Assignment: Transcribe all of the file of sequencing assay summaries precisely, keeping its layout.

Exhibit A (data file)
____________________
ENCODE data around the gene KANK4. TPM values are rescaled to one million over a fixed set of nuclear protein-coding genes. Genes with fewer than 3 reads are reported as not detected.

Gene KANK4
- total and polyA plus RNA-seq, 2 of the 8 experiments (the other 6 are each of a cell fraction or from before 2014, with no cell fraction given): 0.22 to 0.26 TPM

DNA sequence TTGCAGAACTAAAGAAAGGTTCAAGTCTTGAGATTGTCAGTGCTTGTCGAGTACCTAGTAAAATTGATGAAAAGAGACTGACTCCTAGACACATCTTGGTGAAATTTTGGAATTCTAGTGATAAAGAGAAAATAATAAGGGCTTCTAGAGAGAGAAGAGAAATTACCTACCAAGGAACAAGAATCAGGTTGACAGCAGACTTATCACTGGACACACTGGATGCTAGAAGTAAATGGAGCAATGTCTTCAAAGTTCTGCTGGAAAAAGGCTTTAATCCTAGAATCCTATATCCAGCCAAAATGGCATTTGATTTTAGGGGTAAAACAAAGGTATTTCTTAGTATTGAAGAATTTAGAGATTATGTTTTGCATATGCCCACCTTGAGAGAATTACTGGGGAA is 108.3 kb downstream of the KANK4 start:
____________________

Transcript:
ENCODE data around the gene KANK4. TPM values are rescaled to one million over a fixed set of nuclear protein-coding genes. Genes with fewer than 3 reads are reported as not detected.

Gene KANK4
- total and polyA plus RNA-seq, 2 of the 8 experiments (the other 6 are each of a cell fraction or from before 2014, with no cell fraction given): 0.22 to 0.26 TPM

DNA sequence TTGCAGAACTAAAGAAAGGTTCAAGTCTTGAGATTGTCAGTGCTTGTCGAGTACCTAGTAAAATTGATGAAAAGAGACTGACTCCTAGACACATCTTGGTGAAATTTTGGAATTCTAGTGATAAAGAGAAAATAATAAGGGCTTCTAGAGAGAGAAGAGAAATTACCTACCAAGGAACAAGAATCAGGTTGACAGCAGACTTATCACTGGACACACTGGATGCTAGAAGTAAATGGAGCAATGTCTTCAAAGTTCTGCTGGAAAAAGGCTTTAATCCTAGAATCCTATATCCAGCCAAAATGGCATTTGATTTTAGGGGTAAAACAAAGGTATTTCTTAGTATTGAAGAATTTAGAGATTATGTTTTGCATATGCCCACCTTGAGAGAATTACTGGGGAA is 108.3 kb downstream of the KANK4 start: